A verdict is handed out to media at Uppsala District Court, Uppsala, Sweden Thursday. A court in Sweden has sentenced a Swedish man to 10 years in prison for coercing teenagers in Canada, Britain and the United States to perform sexual acts in front of webcams by threatening them or their families. The Uppsala City Court said Thursday that Bjorn Samstrom was guilty of online sexual offences against 27 children between 2015 and early 2017. (Photo by THE ASSOCIATED PRESS)

Swedish man convicted of ‘online’ rape; Canadian teen among victims

A Swedish man has been found guilty of raping young girls, including one Canadian victim, strictly on the basis of his threatening and coercive online interactions with them.

Thursday’s verdict against Bjorn Samstrom, 41, marks the sixth time he has been convicted of offences involving forcing minors to perform sexual acts.

The latest case involved allegations of sexual coercion against 27 victims in Canada, the United States and Scotland, according to prosecutor Annika Wennerstrom.

She said court heard that Samstrom would threaten to post photos of the victims on pornography sites or to kill their relatives unless they performed sex acts as he watched from Sweden.

Wennerstrom said Samstrom was found guilty of 59 of the nearly 100 charges he faced, including four counts of aggravated rape of a child. One of those convictions, she said, pertained to a Canadian girl who was 13 at the time.

Samstrom has been sentenced to 10 years in prison for the convictions.

Wennerstrom said the verdict sets a new precedent for sex crimes perpetrated over the internet.

Despite what she described as a positive outcome, however, Wennerstrom said she plans to appeal the verdict on the grounds that the new precedent may be too stringent.

She said the rape convictions were obtained for situations when the victim was totally alone in a room and being forced to perform particularly explicit sex acts on camera.

She argued the bar needs to be set lower.

“We have penetrations with long durations, and pain, and agony, and the children are afraid, and they cry, and it’s still not enough,” Wennerstrom said of the cases that did not lead to convictions. “So we are not completely content with this outcome because we think that it should be enough.”

Both sides have three weeks to file an appeal, an avenue Samstrom’s defence lawyer suggested he too may choose to pursue.

“He has been convicted of crimes which he does not consider he is guilty of. So it is very possible that he appeals,” Kronje Samuelsson told Swedish news agency TT.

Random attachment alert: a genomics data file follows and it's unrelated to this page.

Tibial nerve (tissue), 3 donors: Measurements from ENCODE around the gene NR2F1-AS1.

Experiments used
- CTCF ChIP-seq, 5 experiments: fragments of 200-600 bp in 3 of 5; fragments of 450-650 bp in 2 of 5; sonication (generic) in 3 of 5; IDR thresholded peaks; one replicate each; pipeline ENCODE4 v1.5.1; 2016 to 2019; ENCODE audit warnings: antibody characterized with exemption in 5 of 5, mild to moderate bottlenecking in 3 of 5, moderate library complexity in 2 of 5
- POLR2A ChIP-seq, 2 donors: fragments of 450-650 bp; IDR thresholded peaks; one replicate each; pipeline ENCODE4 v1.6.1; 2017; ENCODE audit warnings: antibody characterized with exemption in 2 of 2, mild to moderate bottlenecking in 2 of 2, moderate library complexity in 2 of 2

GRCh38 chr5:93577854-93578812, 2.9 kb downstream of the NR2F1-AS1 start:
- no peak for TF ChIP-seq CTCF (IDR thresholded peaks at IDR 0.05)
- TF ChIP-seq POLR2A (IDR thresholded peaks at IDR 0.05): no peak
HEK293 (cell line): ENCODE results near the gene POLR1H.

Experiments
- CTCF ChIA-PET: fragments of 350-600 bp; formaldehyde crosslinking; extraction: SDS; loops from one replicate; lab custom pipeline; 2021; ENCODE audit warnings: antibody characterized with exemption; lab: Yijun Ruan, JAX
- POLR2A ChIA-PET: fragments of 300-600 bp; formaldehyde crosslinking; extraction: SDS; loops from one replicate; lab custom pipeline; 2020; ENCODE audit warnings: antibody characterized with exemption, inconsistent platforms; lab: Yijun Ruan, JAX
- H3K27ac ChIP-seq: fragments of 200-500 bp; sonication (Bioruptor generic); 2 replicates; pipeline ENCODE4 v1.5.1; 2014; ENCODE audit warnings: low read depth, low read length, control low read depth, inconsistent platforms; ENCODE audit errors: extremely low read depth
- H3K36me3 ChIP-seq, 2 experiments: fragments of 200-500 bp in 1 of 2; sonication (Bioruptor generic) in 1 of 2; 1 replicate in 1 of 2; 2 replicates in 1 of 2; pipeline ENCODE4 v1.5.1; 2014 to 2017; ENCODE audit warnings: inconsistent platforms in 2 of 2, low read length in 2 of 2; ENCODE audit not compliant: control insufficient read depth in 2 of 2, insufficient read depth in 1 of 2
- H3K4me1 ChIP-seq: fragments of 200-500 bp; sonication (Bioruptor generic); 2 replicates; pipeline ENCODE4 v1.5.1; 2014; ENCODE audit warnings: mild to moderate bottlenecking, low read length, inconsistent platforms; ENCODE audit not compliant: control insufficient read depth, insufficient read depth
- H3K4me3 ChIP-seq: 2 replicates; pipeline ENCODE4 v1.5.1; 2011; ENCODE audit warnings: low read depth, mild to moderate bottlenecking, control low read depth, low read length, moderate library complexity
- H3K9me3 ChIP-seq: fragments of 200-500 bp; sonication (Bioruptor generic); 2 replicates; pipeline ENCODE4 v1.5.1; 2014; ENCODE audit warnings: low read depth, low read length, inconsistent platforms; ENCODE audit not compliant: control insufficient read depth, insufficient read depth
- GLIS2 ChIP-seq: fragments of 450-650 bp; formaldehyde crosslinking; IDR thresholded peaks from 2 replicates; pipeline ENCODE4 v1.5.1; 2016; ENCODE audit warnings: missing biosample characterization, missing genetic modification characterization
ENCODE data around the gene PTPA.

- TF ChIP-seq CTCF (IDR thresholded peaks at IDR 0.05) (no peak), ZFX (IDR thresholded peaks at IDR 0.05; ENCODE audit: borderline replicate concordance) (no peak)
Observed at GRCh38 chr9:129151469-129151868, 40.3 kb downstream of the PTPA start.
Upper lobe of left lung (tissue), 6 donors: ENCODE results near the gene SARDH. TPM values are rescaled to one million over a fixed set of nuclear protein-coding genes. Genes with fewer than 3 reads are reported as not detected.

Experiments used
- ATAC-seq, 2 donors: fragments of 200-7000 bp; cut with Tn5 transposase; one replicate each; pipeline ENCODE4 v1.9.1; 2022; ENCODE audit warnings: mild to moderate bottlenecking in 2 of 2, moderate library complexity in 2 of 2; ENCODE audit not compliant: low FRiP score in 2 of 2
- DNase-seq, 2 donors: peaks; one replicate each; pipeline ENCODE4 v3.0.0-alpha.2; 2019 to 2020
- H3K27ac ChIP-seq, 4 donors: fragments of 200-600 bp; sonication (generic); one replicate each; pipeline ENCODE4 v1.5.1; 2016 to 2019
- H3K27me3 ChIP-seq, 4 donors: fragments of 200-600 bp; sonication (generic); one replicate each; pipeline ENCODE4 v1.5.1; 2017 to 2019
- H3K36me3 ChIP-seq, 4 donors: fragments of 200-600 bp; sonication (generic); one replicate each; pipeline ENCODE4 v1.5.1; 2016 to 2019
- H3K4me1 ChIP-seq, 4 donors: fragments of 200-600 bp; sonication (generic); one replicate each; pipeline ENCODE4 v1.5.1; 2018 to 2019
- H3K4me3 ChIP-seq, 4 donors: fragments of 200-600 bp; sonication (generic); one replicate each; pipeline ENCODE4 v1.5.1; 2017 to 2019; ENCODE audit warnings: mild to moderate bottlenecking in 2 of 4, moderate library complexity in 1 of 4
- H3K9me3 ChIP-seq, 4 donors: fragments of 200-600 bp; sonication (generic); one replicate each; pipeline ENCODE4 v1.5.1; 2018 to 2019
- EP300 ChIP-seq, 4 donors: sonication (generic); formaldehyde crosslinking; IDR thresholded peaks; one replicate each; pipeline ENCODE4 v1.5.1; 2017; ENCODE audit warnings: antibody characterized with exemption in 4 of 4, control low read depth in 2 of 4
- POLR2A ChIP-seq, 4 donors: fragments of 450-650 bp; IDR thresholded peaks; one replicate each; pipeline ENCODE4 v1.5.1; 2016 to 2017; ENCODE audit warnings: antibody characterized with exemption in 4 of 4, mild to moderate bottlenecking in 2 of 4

Samstrom admitted coercing the teens — all under age 15 at the time — but denied his actions constituted rape.

Wennerstrom said the ruling is the first of its kind in Sweden, adding she knows of no other countries with a similar conviction on record.

She said Sweden’s highest court had previously ruled that the lesser charge of sexual assault could be committed through the internet, but said no court had convicted someone of rape in the same way until Thursday.

Under Swedish law, rape doesn’t have to include intercourse, but can be an act considered equally violating.

Wennerstrom said Samstrom had a long history of similar offences dating back to his teens.

She said the latest case marked the sixth time he came before the court, adding his preferred modes of communication have evolved over the years from the telephone to the internet.

“He’s been keeping up with time,” she said of his reliance on technology. “He’s ahead of us, but I’m very pleased that they found him because we need to get him out of the internet for awhile.”

Samstrom lived alone near Uppsala, some 70 kilometres north of Stockholm, at the time of his most recent arrest. The international case came to light when Samstrom was being investigated for another coercion case involving Swedish victims, Wennerstrom said.

During that investigation, she said police found videos at his home of girls speaking English.

Swedish investigators contacted counterparts in Canada, Britain and the United States, who located 18 of the 26 girls and interviewed them. None were present at the trial, but their videotaped testimonies were played in court.

The other nine victims were never identified.

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